What is a bone mineral density test?
Bones are made up of protein and minerals. It is the minerals, such as calcium, that harden to give a honeycomb-like structure to the interior of your bones. The greater the amount of minerals present in bone, the higher its density.
How do bone mineral density scans work?
We use a technology called Dual Energy X-ray Absorptiometry (DXA) to measure the density of your bones. DXA is an X-ray technology which is the current “gold standard” method for bone mineral density measurements.
DXA uses a very low dose of X-ray – one scan uses about the same amount of radiation as you would receive from two hours of direct sunlight. A standard chest X-ray uses 10-20 times more radiation than what you will be exposed to from a DXA bone density scan.
What does a bone mineral density test tell me about my bones?
A bone mineral density scan measures the mineral content of your bones. The primary objective for osteoporosis patients is to reduce the risk of fracturing their weakened bones. Although the result of a bone mineral density scan is important in predicting risk of fracture, bone mineral density alone cannot always tell which patients will fracture.
For example, the chance of a 50-year-old woman fracturing a bone is much lower than that of an 80-year-old woman, even if their BMD tests show similar results. This is because bone mineral density is only one aspect of bone strength. The 50-year-old woman’s bones may be stronger because the quality of her bones may be better. Since a bone mineral density test cannot measure the quality of your bones, your fracture risk cannot be determined by BMD results alone. A detailed fracture risk assessment can only be done after taking into account other factors that affect the strength and quality of your bones. Doctors often use a fracture risk assessment tool to evaluate the 10-year probability of bone fracture risk.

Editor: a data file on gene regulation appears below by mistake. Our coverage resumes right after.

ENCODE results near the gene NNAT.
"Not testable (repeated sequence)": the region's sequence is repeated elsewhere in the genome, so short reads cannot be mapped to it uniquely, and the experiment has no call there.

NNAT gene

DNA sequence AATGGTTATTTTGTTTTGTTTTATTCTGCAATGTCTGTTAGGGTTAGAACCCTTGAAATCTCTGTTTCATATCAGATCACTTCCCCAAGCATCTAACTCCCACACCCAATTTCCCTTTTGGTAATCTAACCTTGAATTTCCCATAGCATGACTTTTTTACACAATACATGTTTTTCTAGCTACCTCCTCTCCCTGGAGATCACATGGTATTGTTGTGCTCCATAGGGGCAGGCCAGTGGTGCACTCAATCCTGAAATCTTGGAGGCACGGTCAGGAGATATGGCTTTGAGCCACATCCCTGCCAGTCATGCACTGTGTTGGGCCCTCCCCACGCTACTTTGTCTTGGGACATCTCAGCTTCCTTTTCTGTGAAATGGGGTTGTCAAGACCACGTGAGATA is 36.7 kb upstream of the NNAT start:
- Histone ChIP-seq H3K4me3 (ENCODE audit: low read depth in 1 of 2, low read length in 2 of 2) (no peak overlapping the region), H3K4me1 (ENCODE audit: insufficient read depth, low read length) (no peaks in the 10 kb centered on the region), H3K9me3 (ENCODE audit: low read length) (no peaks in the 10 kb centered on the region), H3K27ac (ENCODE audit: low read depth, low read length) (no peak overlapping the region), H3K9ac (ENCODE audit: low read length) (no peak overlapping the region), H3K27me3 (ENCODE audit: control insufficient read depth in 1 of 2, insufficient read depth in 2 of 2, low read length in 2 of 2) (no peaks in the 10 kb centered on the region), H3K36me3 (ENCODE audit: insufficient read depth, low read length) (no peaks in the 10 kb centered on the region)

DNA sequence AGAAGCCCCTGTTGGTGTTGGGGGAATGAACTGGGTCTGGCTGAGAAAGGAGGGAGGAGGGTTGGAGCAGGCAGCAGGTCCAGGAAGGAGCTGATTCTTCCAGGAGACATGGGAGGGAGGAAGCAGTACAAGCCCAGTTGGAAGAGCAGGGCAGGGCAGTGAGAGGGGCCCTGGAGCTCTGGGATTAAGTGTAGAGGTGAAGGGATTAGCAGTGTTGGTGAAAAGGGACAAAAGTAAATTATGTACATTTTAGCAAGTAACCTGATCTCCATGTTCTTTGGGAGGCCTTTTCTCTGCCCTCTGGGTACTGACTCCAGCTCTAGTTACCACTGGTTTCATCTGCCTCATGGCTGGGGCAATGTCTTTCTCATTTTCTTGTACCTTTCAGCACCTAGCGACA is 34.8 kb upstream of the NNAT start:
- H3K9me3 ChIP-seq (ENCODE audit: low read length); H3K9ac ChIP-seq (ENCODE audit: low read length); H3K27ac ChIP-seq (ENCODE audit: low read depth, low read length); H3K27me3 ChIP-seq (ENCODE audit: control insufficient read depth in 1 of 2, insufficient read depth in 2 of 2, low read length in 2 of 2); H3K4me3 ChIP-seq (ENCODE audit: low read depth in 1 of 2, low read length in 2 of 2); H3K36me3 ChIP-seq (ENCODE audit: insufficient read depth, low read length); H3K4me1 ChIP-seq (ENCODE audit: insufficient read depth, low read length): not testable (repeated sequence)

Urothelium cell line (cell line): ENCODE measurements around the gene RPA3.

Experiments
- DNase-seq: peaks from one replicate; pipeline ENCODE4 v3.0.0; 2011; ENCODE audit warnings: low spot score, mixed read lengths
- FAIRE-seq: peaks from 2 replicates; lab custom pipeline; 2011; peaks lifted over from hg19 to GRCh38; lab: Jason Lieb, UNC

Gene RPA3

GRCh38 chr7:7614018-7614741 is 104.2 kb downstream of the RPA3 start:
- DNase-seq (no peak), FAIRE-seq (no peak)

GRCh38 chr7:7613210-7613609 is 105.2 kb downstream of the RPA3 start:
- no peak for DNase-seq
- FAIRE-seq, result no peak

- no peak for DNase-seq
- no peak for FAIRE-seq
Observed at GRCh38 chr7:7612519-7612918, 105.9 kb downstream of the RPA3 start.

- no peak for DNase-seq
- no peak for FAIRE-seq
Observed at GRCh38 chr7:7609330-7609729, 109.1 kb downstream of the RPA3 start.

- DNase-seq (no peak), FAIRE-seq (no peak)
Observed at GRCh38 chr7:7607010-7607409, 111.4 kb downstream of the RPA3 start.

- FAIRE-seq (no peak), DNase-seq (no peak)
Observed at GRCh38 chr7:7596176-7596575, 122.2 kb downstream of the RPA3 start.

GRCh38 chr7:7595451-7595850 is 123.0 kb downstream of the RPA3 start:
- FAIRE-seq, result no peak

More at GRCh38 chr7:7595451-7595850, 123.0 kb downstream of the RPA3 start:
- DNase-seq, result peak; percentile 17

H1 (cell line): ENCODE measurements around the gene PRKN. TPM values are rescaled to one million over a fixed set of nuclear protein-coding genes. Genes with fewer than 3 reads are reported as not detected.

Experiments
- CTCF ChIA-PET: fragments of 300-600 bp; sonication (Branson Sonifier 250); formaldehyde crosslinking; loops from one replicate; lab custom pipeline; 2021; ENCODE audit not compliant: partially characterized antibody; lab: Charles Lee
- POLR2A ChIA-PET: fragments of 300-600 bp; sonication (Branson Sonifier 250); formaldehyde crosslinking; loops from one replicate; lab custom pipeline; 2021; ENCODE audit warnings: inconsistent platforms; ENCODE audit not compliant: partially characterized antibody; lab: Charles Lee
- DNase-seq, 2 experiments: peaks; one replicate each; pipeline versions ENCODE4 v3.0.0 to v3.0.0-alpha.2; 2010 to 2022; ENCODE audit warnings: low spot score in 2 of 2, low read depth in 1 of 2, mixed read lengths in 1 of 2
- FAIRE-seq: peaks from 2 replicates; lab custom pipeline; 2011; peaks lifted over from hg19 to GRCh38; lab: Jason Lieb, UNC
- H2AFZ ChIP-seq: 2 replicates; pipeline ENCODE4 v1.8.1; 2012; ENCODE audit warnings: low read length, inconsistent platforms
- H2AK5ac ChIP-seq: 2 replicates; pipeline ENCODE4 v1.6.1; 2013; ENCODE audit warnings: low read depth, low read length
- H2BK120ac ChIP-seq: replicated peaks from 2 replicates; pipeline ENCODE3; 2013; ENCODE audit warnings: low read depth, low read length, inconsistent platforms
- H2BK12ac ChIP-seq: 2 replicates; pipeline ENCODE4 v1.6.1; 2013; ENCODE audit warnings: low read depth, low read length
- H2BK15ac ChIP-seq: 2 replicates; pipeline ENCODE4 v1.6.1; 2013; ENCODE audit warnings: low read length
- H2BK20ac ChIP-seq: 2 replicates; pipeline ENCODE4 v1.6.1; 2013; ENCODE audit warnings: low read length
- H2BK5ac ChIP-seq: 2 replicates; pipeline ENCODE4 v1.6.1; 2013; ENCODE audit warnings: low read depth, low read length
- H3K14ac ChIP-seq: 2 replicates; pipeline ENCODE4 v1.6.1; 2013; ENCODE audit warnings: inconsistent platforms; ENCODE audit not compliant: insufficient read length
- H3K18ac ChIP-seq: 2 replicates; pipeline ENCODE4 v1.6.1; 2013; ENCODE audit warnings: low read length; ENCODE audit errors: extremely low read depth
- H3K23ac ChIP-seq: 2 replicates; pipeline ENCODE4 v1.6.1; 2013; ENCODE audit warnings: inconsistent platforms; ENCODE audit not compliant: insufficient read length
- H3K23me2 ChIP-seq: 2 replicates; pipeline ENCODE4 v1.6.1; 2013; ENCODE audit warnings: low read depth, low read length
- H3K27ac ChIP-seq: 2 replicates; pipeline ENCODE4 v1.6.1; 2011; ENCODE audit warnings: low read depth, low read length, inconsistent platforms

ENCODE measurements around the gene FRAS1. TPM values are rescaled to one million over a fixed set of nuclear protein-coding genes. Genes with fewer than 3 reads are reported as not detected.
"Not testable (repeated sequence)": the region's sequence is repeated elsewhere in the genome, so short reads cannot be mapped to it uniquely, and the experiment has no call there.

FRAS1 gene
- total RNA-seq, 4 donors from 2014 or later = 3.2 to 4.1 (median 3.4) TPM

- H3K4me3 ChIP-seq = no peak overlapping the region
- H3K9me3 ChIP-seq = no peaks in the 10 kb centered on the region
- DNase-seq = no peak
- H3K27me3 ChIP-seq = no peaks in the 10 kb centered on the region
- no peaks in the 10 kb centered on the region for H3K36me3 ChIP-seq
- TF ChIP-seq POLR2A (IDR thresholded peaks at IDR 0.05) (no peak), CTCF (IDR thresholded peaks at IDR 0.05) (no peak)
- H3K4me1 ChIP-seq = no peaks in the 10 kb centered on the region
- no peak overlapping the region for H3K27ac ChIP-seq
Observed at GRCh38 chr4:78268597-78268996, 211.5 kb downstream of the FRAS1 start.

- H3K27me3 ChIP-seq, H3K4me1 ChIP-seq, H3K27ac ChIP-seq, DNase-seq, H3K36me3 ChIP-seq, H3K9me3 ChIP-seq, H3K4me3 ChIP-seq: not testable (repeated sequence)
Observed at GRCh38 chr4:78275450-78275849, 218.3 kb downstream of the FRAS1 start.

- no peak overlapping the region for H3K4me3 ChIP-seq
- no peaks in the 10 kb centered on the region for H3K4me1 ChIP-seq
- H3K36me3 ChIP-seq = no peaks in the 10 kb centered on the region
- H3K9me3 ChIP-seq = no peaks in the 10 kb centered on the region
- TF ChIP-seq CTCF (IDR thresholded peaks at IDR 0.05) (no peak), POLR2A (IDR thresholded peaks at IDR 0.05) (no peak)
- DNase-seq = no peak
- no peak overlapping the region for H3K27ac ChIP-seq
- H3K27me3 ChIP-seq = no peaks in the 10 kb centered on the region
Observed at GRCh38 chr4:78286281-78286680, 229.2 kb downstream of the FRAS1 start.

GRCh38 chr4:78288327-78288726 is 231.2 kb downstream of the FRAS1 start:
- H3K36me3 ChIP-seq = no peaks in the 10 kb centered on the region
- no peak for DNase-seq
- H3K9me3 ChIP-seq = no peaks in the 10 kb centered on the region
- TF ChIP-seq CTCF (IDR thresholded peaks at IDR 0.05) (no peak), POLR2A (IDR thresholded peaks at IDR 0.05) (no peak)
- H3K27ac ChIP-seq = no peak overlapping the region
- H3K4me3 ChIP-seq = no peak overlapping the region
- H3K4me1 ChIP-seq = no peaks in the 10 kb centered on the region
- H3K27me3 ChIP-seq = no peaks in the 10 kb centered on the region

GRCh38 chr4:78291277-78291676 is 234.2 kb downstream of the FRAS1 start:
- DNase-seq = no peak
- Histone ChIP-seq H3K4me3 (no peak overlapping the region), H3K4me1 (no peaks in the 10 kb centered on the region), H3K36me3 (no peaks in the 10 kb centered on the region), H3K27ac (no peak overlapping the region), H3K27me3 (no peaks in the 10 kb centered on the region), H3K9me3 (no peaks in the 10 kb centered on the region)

How often should I get a bone mineral density scan?
After your first scan, your doctor is best able to determine when another bone mineral density scan should be done, and if subsequent BMD scans will provide additional information that can be helpful for improving your health.
If you start taking osteoporosis medications, keep in mind that the BMD machine will likely not be able to detect any meaningful changes if a second scan is done within a year. Osteoporosis medications can make your bones stronger and greatly reduce the risk of a fracture, even if a follow-up BMD scan shows little change in your bone density. Several studies have shown that after therapy, your fracture risk decreases because of the overall improvement in the quality of your bones. In some cases, you may only need a scan once every few years.
If you have an appointment with us for a bone mineral density scan, please visit the UHN website for more details on what to expect and how to prepare for your visit.
If you would like to book a BMD test with us, please visit the website for the Centre of Excellence in Skeletal Health Assessment (CESHA).